Judges appointing Judges.
By Cormac Ó Dúlacháin SC.
The Government is committed to re-introducing a Judicial Appointments Commission Bill, the predecessor of which was the subject of much filibustering by certain members of the legal profession during the last Dáil. Of major concern to the opponents of the Bill at that time was the demand that the Council be dominated by Judges and that the chairperson should be none less than the Chief Justice.
In the past 25 years we have seen the statutory institutionalisation of the legal system with Judges, particularly the Presidents of the five court divisions, being automatically nominated to positions of administrative control and as key gatekeepers. They are found on the Board of the Courts Service, the Judicial Appointments Advisory Board (JAAB) and the Legal Service Regulatory Authority advisory committee on appointment of Senior Counsel. More recently, obviously and logically, they make up the core of the Board of the Judicial Council.
It would appear that a Court President nowadays spends much of their time hot footing between committee and board meetings.
In March 2020 JAAB convened to consider a request for recommendations for a vacancy on the Supreme Court. JAAB is a body comprising the five Presidents of the Courts and a few others. Since its establishment in 1995 it has provided an invisibility cloak for the party-political nature of many a judicial appointment. Not that party affiliation is unusual or inappropriate – it is in the nature of lawyers to be politically involved and many a judge before appointment have been passionately involved in political causes. However the 1998 JAAB System probably gave the public the false impression that this was some form of expert rigorous selection process when fundamentally it was a fig-leaf listing system.
Alas in March 2020 there was but one application for JAAB to consider, the recently couriered application from the incumbent Attorney General, himself a member of JAAB. No cause for JAAB to pause to consider the wisdom of making a recommendation in the interregnum between a general election and the formation of a new government, no need to pause to exercise their powers to advertise for or invite other suitable applicants. Of course we do not know whether there was any division of opinion within JAAB, in any event the centre held, the formal duty was discharged and the courier returned within days with the one and only appropriate recommendation, the Attorney General.
Indeed anyone who has served as Attorney General will have a huge contribution to make to the judiciary and bring a very special insight and understanding of all aspects of government and law making to the Bench. But the makeup of a Supreme Court is a very particular thing, in fact it warrants and justifies keen political scrutiny by a Cabinet, with a special eye to the mix and match of the Court. By way of example, notwithstanding that for near on 50 years our laws have been shaped by our membership of the EU, none of the current Supreme Court judges have sat as a judge of any of the European Courts.
The Minister for Justice was more than satisfied with the nominee, but by reference to what measure, tape or need, none of us knows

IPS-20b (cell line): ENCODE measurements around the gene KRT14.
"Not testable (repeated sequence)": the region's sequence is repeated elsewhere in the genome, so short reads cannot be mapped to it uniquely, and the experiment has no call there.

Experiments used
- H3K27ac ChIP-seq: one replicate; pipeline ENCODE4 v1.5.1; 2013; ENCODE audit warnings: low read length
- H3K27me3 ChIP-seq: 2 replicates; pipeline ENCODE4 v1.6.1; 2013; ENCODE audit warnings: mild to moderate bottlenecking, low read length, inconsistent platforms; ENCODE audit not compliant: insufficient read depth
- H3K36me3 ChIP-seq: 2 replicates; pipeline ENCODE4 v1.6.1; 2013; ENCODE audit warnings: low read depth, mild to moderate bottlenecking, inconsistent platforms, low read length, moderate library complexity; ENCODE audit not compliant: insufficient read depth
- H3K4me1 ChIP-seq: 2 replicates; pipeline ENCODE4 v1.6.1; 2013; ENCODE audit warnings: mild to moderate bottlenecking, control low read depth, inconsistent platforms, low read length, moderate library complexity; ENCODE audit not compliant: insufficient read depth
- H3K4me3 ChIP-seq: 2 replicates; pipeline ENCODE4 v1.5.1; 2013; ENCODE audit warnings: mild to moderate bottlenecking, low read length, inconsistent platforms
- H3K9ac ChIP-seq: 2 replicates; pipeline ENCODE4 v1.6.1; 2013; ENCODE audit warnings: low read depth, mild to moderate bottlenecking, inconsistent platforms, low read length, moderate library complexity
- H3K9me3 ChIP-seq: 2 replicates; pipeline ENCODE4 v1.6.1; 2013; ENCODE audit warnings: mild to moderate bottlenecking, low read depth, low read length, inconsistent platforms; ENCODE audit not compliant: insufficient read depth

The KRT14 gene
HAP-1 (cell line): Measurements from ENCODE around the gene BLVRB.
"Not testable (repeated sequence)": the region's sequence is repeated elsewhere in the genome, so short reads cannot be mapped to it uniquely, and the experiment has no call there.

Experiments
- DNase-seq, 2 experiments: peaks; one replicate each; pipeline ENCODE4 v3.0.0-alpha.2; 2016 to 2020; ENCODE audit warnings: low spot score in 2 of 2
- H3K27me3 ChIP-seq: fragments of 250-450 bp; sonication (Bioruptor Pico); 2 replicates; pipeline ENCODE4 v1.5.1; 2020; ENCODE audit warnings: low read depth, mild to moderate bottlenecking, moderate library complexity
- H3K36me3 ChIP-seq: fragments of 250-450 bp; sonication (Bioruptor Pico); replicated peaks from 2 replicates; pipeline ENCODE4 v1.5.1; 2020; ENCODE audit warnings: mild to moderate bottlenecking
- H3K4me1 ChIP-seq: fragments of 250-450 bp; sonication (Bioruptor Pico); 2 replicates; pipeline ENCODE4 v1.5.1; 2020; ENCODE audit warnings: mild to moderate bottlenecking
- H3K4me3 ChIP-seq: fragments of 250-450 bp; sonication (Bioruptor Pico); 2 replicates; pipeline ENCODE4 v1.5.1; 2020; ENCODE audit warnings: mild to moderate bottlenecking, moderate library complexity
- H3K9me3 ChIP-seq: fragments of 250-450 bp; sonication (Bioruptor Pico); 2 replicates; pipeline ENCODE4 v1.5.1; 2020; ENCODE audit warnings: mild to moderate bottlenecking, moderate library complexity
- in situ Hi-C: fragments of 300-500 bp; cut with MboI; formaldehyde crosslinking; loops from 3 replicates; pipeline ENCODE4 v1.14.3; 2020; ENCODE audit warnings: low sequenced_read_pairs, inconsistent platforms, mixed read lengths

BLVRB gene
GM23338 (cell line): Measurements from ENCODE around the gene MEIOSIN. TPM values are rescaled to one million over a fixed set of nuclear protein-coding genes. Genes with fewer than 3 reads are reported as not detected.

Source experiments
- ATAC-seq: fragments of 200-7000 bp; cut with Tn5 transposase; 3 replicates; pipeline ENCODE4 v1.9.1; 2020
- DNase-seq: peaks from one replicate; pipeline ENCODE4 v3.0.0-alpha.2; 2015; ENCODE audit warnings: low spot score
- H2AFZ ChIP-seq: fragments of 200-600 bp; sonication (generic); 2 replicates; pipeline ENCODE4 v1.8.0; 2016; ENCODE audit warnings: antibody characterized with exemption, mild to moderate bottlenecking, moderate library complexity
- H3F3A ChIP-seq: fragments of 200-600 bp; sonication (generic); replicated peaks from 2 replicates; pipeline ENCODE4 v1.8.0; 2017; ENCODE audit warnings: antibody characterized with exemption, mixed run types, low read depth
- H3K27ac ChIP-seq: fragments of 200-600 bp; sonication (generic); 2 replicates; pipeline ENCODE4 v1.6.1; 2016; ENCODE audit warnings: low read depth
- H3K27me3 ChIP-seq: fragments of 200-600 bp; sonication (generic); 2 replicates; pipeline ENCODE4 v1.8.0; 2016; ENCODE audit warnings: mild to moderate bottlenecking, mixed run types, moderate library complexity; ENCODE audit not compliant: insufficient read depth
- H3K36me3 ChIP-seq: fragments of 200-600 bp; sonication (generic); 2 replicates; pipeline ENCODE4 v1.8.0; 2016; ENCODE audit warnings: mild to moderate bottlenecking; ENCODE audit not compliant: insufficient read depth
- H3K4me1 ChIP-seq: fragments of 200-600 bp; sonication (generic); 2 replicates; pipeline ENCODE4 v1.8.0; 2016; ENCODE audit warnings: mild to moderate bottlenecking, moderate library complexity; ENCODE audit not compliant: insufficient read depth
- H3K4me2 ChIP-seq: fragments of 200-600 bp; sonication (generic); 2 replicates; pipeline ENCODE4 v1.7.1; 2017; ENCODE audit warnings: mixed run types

In the event no appointment was made in March 2020: probably the incumbent government was wary of being seen to fill vacancies while acting as a caretaker and still in the run for a seat in the next government. Then come July, our new Taoiseach, Micheál Martin tells us that he could not possibly muddy the waters by discussing the merits of the recommended march hare that came before the Cabinet for approval. The Minister for Justice was more than satisfied with the nominee, but by reference to what measure, tape or need none of us knows. So it came to pass that on the nod a Supreme Court post was filled for 12 years hence.
So should the Court Presidents Five, based on their track record, be at the centre of a new judicial appointment system?
Some of the judiciary have been quick to point out that the Council of Europe guidelines recommend that judges should be in the
majority in a system of selection.
There are two important points that are missed (a) the Council of Europe guidelines refer to judges nominated by their peers being involved in the process which does not automatically mean the Court Presidents Five, and (b) the European continental justice system distinguishes between ordinary courts and constitutional courts. Appointments to constitutional courts are rightly seen as the preserve of elected governments. In many a European country, the ordinary courts are numerous and being a judge is a particular type of life-long career, so that political involvement in the appointment and promotion of all manner of judges could become an overbearing and corrosive influence on the administration of justice.
However, in Ireland we lump everything together in one judicial framework – District Judge to Supreme Court Judge and we have never promoted the concept of ‘the professional career judge’ or a system of non-constitutional Courts.
We should also look to the appointment of judges from academia and from among Northern Irish and European lawyers.
Cormac Ó Dúlacháin is a senior counsel at the Irish Bar